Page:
Wednesday, May 16, 2012

Singapore's Newest Citizen...

"This pisses me off" tweets Mark Cuban on Singapore's newest citizen and Facebook cofounder Eduardo Saverin's renouncing of his U.S. citizenship... Yep, he was born in Brazil, came to the U.S., became a citizen, went to Harvard, almost got totally screwed by Zuckerberg, and is dodging $600 million in taxes to take his profits in Singapore where there's no capital gains tax...

Mr. Cuban and God knows how many million Americans are mad as hell at youngMr. Saverin... How could he, after this country has been so good to him, turn his back on us, not pay his fair share, yada, yada, yada????

Hmm... Hmm... (this is me thinking how to best say what I'm thinking).... Hmm... Okay: $600 million not going to the U.S. Government... Hmm... Saverin moving to Singapore, #2 on the Economic Freedom Index (I'm predicting that, now that Hong Kong has a minimum wage and some new regs, a #1 rank is in Singapore's future)... $600 million not going to the U.S. Government, who sits at #10 (I think) on the E.F. Index... The U.S. Government; who's burning a $trillion+ (budget deficit), third year running... The U.S. Government, who's lost $billions on crony green energy investments... The U.S. Government, who vows to, in our President's own words, "spread the wealth"... The U.S. Government who, in 3 years, has added $5 trillion to its debt burden...

Let's say you're a parent, a very bright, talented parent who just sold a business for $you-pick-the-number... Insert your kids name in the "U.S. Government" spots above (change the numbers to make it more real for you)... Would you? Would you hand your boy Sam, who blows money like a drunken U.S. politician, 15% of your huge gain? Would you? Seriously? Think about it; who's going to do the most good with all that money, you (the one who earned it), or your profligate boy Sam? Wouldn't it be a good lesson for Sam to see what he would've gained, had he a brain?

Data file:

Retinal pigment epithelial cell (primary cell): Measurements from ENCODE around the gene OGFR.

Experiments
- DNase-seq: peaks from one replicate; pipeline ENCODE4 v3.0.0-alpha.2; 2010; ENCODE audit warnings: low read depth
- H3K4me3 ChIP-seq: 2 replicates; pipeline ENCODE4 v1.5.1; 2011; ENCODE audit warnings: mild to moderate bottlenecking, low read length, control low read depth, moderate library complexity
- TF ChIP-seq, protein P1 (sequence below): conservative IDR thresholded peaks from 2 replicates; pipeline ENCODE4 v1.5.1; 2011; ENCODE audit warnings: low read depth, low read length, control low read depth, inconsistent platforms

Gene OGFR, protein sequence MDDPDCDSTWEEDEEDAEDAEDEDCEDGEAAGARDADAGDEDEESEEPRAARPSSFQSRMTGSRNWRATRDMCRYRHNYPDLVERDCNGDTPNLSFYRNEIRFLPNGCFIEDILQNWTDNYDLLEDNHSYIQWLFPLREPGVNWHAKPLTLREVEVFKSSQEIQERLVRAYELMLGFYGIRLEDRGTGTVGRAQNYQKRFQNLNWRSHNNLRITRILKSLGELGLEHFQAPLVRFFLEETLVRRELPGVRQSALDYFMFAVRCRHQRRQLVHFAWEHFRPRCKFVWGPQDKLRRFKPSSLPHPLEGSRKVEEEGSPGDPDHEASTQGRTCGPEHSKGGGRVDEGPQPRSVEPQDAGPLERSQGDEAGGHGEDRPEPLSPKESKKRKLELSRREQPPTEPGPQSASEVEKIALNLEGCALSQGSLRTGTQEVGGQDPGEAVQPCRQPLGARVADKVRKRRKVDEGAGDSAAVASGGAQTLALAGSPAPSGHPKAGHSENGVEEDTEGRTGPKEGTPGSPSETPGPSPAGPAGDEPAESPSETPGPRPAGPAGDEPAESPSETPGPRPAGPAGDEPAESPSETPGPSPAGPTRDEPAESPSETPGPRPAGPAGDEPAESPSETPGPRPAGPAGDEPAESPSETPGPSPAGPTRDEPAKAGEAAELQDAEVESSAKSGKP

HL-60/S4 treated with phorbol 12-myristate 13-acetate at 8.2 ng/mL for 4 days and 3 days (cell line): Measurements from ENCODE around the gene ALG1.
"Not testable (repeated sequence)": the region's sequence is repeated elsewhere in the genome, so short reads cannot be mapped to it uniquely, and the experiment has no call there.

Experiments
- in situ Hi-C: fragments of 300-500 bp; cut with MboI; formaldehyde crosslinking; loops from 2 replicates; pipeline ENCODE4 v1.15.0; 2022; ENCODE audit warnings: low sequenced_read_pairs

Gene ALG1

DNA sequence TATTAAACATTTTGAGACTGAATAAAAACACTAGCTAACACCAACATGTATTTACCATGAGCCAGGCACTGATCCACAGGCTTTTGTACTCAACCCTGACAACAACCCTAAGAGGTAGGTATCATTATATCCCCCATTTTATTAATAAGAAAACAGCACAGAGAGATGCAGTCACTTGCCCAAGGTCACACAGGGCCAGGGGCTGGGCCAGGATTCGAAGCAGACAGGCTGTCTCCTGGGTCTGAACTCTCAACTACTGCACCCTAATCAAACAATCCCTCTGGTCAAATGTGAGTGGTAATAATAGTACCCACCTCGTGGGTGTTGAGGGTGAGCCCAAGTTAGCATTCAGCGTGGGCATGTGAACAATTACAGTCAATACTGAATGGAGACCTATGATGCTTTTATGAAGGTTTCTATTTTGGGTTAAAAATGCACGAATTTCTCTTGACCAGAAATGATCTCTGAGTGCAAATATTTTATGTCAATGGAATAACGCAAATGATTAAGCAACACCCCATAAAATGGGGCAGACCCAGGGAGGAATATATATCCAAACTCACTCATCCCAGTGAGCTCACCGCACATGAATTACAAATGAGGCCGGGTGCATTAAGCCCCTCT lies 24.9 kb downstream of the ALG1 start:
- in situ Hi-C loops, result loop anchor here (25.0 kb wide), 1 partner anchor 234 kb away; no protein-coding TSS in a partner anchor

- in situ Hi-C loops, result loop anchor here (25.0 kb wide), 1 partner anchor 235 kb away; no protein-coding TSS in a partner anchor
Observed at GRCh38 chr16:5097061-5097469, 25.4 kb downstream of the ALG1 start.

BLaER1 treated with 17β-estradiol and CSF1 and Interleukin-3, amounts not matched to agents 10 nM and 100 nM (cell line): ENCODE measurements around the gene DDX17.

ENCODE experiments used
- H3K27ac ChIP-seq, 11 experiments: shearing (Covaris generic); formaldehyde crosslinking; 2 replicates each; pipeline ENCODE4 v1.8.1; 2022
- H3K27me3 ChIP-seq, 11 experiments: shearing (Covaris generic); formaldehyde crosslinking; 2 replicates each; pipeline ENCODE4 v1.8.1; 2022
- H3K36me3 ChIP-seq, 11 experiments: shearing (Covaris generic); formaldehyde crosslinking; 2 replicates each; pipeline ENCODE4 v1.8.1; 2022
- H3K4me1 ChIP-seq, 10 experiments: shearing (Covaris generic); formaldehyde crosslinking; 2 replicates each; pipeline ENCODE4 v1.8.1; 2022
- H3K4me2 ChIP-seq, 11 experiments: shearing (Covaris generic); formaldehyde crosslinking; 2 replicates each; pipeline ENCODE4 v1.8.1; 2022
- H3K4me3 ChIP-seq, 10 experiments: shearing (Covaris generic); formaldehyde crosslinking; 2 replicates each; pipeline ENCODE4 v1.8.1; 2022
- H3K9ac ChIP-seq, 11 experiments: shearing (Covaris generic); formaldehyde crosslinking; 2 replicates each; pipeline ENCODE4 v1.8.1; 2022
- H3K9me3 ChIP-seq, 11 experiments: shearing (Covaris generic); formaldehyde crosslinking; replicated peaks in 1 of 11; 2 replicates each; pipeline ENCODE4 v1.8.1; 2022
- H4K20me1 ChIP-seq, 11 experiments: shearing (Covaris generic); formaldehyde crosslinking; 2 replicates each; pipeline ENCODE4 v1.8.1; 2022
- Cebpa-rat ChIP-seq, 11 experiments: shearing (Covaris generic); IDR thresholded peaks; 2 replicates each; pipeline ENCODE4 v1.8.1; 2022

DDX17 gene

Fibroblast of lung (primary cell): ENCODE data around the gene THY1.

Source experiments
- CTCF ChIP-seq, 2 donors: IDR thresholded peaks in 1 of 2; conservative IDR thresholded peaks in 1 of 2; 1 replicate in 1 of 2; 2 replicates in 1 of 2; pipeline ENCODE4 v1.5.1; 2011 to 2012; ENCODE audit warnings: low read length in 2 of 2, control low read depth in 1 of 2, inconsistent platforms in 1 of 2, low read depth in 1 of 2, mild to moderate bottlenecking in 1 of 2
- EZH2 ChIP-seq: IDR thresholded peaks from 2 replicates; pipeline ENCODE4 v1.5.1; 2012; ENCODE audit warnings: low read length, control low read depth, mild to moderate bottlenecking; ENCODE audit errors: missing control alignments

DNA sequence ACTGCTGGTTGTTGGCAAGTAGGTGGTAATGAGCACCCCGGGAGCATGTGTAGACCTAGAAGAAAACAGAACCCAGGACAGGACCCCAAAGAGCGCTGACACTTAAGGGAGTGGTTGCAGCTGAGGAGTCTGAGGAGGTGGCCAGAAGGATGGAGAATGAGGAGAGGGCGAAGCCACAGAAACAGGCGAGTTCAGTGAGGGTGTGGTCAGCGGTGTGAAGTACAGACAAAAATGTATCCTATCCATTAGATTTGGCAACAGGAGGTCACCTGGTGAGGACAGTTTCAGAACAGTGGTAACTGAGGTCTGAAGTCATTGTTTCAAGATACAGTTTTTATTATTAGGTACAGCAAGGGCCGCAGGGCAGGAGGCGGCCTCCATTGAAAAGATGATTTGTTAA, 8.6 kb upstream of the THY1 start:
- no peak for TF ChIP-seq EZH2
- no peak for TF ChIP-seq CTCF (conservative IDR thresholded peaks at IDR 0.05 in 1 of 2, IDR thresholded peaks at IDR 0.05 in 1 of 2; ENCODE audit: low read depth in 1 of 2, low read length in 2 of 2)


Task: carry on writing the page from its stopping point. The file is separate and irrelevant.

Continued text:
Read my praises of Singapore here...

3 comments:

  1. Your Comments

    I feel both sorrow and shame for Mr. Saverin. He lives in a world ruled by money, possibly assisted by the needs of his sycophants, toadys, booklickers, brown-noses, dogsbodys, agents, kowtows, fawns, grovelers, and courtiers. Does he have a real life? He has so much money even he, of presumably superior intellect and knowledge, cannot imagine how to spend or pass on his fortune. Your characterization of our government as less able to use this money wisely is wildly hyperbolic, in spite of the relentless efforts of moneyed interests, chiefly our current right-wing oligarchy but also diverse special interests, to undermine our increasingly fragile democracy.

    ReplyDelete
  2. Martin L. MazorraMay 16, 2012 at 11:12 PM

    "our government as less able to use this money wisely is wildly hyperbolic"??? Really?? Was I exagerating the deficit, the debt, the green energy (moneyed interests) debacles? Would it be hyperbolic of me to suggest that the ever-increasing size of our government (of the past 11 years in particular) might be what's undermining our fragile democracy - and creating ever-more opportunity for moneyed interests... Shouldn't we be thankful he did his thing in the U.S. (to the benefit of the tax-paying private sector) before emigrating to Singapore? And, less obviously perhaps, that there's $600 million more in the world's private sector to be used, yes, more wisely than our government would?

    Seriously, what do you see when you peak around the curtain? A world ruled by the politician, assisted by the needs of his ..........................................? I'd say not entirely... but too much so...

    We do share the same concern when it comes to "moneyed interests"... But again, that's always the result of too much, never too little, government...

    ReplyDelete
  3. Singapore is the United States' 13th largest trading partner. I'd rather his money be invested in Singapore where it is more likely to be used as investment capital in companies that will buy U.S. exports.

    "[S]orrow and shame," Richard? I am rather proud of the young man. I trust the private sector in Singapore to use the money more wisely than I trust the U.S. government with taxing and wasting it.

    ReplyDelete